Rimon: The Minnesota Jewish Arts Council will support a yearlong sukka project in collaboration with Hillel at the University of Minnesota
By DAVID JORDAN HARRIS
Nothing says summer is on the wane more plaintively than harvesting vegetables from the garden as the air begins to cool. Tomatoes today, autumn squashes tomorrow. Warm summer nights give way to a new school year, and September’s arc of Jewish holidays culminates in the harvest festival of Sukkot.
Rimon: The Minnesota Jewish Arts Council, an initiative of the Minneapolis Jewish Federation, recently gave a project support grant to Hillel at the University of Minnesota to help launch “Extreme Makeover: Sukkah Edition.” Teams of students will be matched with artists to create inventive, artful and inviting sukkot — the temporary booths that Jews have built for more than 2,000 years.
The historic and modern are fused in this symbolic act, reminding Jews throughout the world of the ancient Israelites’ 40 years of wandering in the desert, as well as of the fragile underpinning of our contemporary lives.
Sarah Routman, Hillel’s executive director, says the project is a great fit for students at the U.
“Students are in a transitional phase of life in college,” she said. “A sukka, a temporary structure, is a perfect symbol of this time.”
This sukka by architect Kent Simon was one of six selected for inclusion in The Sukkot Project at the Minneapolis Institute of Arts in 1999. Rimon was the co-sponsor with the MIA of that project. (Photo: Courtesy of Rimon: The Minnesota Jewish Arts Council)
Students will learn about “Extreme Makeover: Sukkah Edition” as soon as they return to campus this fall. Hillel’s resident Rabbi Yosi Gordon, scholars and artists will advise the students on the basics for what’s needed to create a sukka that’s connected to tradition, social consciousness and playful imagination.
By November, teams of students will be formed. By March, their maquettes, or models, of the sukkot will be completed and ready for evaluation by a panel of three judges.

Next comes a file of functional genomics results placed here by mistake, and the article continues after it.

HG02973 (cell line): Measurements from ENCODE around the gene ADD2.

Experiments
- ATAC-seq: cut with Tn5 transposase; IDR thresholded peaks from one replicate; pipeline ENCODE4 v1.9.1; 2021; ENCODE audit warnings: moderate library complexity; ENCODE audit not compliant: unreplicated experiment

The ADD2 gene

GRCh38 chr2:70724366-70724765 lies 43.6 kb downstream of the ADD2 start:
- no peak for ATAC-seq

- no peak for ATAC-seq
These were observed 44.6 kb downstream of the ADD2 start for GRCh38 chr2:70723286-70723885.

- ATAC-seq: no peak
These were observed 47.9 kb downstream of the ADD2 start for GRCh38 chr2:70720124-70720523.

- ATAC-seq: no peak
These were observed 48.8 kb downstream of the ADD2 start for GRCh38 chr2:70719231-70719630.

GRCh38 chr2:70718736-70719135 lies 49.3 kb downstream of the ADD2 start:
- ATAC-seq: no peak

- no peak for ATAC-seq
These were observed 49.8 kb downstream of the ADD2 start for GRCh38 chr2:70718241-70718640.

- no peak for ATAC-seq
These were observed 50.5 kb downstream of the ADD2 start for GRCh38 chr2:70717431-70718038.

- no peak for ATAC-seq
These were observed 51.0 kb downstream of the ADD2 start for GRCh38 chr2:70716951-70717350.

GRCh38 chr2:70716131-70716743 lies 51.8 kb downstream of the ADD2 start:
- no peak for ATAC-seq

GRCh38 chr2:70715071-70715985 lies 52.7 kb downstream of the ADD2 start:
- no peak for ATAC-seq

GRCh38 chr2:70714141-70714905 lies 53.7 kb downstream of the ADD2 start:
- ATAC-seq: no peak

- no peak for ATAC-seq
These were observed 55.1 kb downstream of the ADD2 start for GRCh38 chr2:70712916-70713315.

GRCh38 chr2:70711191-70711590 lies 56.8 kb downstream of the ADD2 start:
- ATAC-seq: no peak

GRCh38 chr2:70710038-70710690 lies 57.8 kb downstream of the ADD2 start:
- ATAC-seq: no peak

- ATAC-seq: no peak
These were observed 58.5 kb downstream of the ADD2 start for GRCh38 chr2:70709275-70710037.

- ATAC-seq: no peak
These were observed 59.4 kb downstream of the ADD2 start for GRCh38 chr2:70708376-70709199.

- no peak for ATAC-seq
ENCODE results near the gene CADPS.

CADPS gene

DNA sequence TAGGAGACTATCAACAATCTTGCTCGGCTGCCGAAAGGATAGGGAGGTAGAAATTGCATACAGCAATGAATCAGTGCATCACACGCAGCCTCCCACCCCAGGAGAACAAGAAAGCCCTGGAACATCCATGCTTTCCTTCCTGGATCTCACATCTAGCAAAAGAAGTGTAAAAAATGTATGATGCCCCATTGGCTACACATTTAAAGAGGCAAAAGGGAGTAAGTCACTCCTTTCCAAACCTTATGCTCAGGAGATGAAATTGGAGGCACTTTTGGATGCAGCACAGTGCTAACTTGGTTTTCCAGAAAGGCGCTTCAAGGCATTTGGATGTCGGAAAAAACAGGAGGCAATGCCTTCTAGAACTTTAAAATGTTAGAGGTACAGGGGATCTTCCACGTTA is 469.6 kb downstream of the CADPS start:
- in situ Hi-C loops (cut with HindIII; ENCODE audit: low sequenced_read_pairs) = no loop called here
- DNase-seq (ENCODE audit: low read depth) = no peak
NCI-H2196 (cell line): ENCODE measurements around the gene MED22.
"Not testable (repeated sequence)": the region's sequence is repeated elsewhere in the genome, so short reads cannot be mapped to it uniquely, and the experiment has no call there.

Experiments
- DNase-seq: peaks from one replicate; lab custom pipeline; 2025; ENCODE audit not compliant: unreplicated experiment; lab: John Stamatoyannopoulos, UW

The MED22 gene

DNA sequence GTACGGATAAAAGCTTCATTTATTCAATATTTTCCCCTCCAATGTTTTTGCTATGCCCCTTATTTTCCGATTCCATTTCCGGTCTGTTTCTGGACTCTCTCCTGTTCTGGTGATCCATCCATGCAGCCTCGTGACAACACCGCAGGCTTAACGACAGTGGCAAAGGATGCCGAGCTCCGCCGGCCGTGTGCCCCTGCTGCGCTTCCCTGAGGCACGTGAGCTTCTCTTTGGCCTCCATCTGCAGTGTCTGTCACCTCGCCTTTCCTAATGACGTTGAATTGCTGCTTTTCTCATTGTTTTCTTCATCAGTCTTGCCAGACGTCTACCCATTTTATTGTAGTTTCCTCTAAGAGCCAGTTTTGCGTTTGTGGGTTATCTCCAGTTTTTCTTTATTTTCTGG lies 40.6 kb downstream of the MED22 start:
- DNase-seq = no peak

In the tradition of ushpizin, or guests, who are welcomed into the sukka, art critic Roslye Ultan, textile artist Sandra Brick and architect Jay Isenberg will step into “Extreme Makeover: Sukkah Edition” and consider the merits of the applicants. The winning submissions(s) will be publicly displayed during the holiday of Sukkot 5774 (2013).
Andrea Golden, director of student life at Hillel, is thrilled to offer the opportunity to the community at large to learn about, build and visit sukkot.
“The tradition of a sukka as a welcoming place fits with our goal of educating and welcoming at the university,” Golden said. “This is a place Jewish students can bring their non-Jewish friends… Wherever you are on the Jewish continuum, you’re welcome.”
This is not the first time Rimon has been the catalyst for creating artistically inspired sukkot. In 1999, the Minneapolis Institute of Arts collaborated with Rimon on The Sukkot Project. Artists and architects from diverse backgrounds were invited to submit models that, while staying true to the requirements of building a sukka, also addressed the pressing issues of homelessness and affordable housing.
Six stunning sukkot were selected, built to scale and installed in the larger community. Some of the sites included Peavey Plaza outside Orchestra Hall in Minneapolis, the two JCCs, and three synagogues in both Minneapolis and St. Paul. The sukkot were then transported to Target Park outside the Minneapolis Institute of Arts, where they delighted visitors to the museum with their intriguing shapes and elegant designs.
One of the winning architects, Kent Simon, wrote about his creation: “The inspiration for this sukka is in seeking a balance between enclosure and exposure, between walls and roof, between the world we have so carefully constructed for ourselves and the vicissitudes of life.”
Keep your eye on the U in the coming year, as new ideas and friendships form around this uniquely Jewish form of architecture.
The next deadline for Rimon’s project support grants is Sept. 7. For information about the application, visit: www.rimonmn.org, or contact the Rimon staff at 952-381-3449.
Rimon is an initiative of the Minneapolis Jewish Federation.
(American Jewish World, 8.17.12)